According to Wikipedia, people are pretty upset about Monday night’s season finale of The Bachelor.
Almost three hours into its exhausting broadcast, the show cut away to a live shot of host Chris Harrison. We had just watched the bachelor himself, Arie Luyendyk Jr., break off his weeks-old engagement with the season’s ostensible “winner,” Becca Kufrin. “I know everybody’s just aghast here,” Harrison said, feigning something like ordinary human horror while half-heartedly disguising his obvious glee. “To say this is trending and blowing up social media right now is a gross understatement.”
Harrison wasn’t wrong. There were tweets aplenty, from frank disgust with the show and its producers to viral snark by former competitors whose own sins no longer looked so bad. Surely there were plenty of Instagram stories, Facebook posts, and probably even Vero rants too. But you didn’t need to log on to social media to catch a glimpse of viewer outrage. If you wanted to see it in action, all you had to do was pull up Luyendyk’s Wikipedia page.
The edits came fast and came brutal throughout the evening. One early addition revised his name, referring to him as “Arie ‘The Snake’ Luyendyk Jr.” and correctly calling him “incredibly indecisive.” Another altered the page’s introductory section to read, “He is worse at being the bachelor than he was at being a race car driver. America hates him.” More earnest editors, committed to the site’s serious-minded purpose, were quick to undo these changes, gamely tagging their attempts to correct “possible vandalism,” but the hits kept coming. “The Snake” became “The Dirty Rotten Snake” and someone else modified the caption on a photograph of Luyendyk to note that it had been shot “before he was hated by America.”
This back-and-forth went on for hours, culminating only when “master editor” Cullen328 bestowed protected status on the page for a full week. For now, at least, its revision history remains as testament to the evening’s edit wars.
Wikipedia vandalism is nothing new, of course. It’s so common, in fact, that the site maintains an entry on the topic, one that singles out Stephen Colbert for “frequently suggesting on air that his viewers vandalize selected pages.” Many of the most famous incidents have been politically motivated—see, for example, the time in 2015 when someone replaced Donald Trump’s page with the phrase, “Let’s be fair, nobody cares about him”—while others were merely pranksterish. The site being what it is, its dedicated editors also maintain a record of “Most vandalized pages”—a list that includes such obvious targets as “Beaver,” “Donald Trump,” and “Never Gonna Give You Up.” Only time will tell whether Luyendek’s article joins their number, but it seems more likely that the fad will pass quickly.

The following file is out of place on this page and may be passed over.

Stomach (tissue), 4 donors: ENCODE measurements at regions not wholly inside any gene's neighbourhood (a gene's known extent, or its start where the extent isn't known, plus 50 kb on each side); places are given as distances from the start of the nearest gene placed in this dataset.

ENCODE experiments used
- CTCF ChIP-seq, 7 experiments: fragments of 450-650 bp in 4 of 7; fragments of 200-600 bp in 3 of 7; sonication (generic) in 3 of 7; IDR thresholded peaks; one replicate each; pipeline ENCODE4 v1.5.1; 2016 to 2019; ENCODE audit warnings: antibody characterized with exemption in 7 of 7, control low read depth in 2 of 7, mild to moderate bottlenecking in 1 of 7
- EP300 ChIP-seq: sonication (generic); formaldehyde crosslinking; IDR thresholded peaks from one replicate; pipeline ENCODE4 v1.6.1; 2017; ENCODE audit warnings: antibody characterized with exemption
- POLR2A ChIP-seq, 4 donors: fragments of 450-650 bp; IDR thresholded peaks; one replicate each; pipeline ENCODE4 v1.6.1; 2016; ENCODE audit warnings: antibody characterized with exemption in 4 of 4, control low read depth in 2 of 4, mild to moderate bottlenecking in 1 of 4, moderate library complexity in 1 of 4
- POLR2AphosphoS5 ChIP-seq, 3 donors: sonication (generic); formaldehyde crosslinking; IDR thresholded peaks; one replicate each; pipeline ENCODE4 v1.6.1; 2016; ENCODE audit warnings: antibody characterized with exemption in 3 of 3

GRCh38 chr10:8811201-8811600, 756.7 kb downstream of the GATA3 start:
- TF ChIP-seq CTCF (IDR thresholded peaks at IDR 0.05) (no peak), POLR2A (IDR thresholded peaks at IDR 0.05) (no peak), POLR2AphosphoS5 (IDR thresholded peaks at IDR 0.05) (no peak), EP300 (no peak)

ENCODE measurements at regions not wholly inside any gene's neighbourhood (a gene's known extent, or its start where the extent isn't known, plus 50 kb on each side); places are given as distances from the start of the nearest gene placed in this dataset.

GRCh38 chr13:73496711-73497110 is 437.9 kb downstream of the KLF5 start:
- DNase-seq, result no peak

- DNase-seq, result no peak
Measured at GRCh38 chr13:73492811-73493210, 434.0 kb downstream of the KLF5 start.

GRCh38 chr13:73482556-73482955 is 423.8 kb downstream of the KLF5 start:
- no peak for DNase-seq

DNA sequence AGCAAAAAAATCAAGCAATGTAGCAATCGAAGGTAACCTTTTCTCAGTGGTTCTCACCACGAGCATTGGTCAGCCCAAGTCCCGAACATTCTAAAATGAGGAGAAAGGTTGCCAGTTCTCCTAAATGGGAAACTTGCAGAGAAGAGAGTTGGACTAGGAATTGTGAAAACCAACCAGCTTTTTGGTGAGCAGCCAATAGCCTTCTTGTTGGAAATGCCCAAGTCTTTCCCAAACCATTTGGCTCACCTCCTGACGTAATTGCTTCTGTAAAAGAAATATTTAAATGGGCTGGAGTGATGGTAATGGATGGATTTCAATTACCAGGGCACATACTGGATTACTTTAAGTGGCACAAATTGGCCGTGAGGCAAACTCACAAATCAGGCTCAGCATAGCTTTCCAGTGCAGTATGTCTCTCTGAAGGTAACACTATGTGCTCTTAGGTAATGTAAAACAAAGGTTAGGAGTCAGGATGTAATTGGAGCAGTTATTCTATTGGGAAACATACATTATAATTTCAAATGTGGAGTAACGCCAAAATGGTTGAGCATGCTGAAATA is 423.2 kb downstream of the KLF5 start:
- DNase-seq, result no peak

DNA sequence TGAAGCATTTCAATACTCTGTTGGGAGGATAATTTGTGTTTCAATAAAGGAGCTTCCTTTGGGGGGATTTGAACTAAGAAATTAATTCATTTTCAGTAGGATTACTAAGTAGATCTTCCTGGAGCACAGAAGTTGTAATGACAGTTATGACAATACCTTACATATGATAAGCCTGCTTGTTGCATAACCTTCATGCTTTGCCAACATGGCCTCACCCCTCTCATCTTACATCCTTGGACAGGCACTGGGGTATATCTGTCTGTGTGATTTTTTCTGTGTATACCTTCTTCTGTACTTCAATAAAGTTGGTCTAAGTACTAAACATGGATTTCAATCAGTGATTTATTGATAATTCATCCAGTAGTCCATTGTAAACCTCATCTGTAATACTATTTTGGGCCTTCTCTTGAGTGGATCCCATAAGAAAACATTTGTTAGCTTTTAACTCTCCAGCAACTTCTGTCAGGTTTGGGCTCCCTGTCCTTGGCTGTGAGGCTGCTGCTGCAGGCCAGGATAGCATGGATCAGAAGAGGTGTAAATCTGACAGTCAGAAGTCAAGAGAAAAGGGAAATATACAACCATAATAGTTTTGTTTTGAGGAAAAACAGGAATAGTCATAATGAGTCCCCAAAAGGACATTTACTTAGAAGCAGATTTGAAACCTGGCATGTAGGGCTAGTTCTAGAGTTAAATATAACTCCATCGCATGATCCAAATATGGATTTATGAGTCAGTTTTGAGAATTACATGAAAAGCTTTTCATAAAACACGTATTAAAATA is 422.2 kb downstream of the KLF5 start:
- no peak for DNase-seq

Whether or not it does, however, the late-night changes to Luyendyk’s page stand out, speaking directly to the irresolvable combination of real emotion and ironic bemusement that viewers bring to The Bachelor. This is a show that almost transparently works to manufacture drama, allegedly even tracking “contestants’ menstrual cycles for maximum manipulation.” Simultaneously, it asks us to believe that people really can and do fall in love while competing with dozens of other beautiful singles for the attention of one eligible dope. Its stories unfold as if in a kind of romantic superposition, at once deeply felt and overtly artificial.
While the edits to Wikipedia may violate the encyclopedia’s goal and purpose, they nevertheless map well onto the quantum strangeness of The Bachelor writ large. Those changes may have been jokes, but there’s still a kernel of affective truth to them. They don’t belong on the site, but they still capture what it tries to embody, a record of the factors that make people, places, and things notable. In this case, Luyendyk’s notability just happens to be a question of his perfidy. Once we’ve all calmed down, perhaps we’ll find a more appropriate way to enshrine that fact in his permanent record.